But I think that the human condition is not comparable to this situation. We have every reason to believe that consciousness ends with death. There is no evidence for intangible, immaterial souls—indeed, everything we know supports the opposite conclusion: that consciousness is inextricably tied to the material brain. The very idea of souls and the afterlife was never supported by dependable evidence in the first place—it is a traditional idea, handed down to us by people who lived in more ignorant times. Besides, the psychological roots of such an idea in our fear of death and our sorrow for lost loved ones seems remarkably obvious.

In sum, since we have good reasons for believing that consciousness ends with life, the necessity of choosing in ignorance is taken away. We can safely suspend judgment. I have thus come to the conclusion that supernatural beliefs are irrational. (This issue can clearly be debated ad infinitum but this is supposed to be a short post!)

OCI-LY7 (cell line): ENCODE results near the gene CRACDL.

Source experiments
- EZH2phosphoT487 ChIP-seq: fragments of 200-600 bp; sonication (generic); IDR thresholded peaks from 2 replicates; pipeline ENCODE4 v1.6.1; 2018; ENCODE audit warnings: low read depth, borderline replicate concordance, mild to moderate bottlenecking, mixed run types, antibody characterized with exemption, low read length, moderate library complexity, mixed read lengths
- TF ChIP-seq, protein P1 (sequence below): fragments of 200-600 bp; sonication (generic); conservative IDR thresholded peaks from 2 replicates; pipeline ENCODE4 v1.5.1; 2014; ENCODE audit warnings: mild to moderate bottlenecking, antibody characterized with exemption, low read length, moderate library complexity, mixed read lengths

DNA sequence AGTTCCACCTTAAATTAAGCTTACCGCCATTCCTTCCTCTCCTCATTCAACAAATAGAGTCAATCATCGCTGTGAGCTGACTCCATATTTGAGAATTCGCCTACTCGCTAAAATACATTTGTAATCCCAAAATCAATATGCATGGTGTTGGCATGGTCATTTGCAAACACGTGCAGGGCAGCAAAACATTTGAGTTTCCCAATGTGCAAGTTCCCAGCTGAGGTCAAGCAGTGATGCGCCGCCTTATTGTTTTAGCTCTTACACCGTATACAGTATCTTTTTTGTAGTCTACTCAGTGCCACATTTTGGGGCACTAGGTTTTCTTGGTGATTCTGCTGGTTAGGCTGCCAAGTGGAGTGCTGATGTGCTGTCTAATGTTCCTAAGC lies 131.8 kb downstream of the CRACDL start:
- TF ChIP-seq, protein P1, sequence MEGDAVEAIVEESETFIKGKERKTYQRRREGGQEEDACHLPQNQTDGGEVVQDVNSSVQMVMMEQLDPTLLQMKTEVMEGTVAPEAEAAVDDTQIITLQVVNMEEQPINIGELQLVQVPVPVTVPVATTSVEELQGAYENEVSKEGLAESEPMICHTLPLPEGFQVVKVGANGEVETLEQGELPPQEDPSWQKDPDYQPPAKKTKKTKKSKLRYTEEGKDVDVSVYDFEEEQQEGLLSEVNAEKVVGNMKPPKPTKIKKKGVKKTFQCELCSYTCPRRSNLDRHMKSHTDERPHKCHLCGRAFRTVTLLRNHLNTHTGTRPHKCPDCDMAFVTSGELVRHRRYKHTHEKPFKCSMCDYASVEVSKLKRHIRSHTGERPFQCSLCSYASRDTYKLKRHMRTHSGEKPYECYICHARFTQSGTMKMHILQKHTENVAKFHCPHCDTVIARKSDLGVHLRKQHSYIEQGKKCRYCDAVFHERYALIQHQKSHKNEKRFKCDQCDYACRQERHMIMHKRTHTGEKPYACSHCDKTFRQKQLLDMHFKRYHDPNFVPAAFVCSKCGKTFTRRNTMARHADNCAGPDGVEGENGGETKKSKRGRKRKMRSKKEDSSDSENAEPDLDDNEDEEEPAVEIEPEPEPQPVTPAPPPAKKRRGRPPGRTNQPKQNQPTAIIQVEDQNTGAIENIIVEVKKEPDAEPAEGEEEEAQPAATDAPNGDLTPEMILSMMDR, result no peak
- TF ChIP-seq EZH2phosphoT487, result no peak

Given this conclusion of mine, I cannot help but feel uneasy around people whose religion plays a large role in their day-to-day life. Dietary restrictions, sartorial restrictions, fasting, praying, lengthy rituals, limits on whom one can marry or even befriend—all this strikes me as a severe limitation on life, with no justification whatsoever.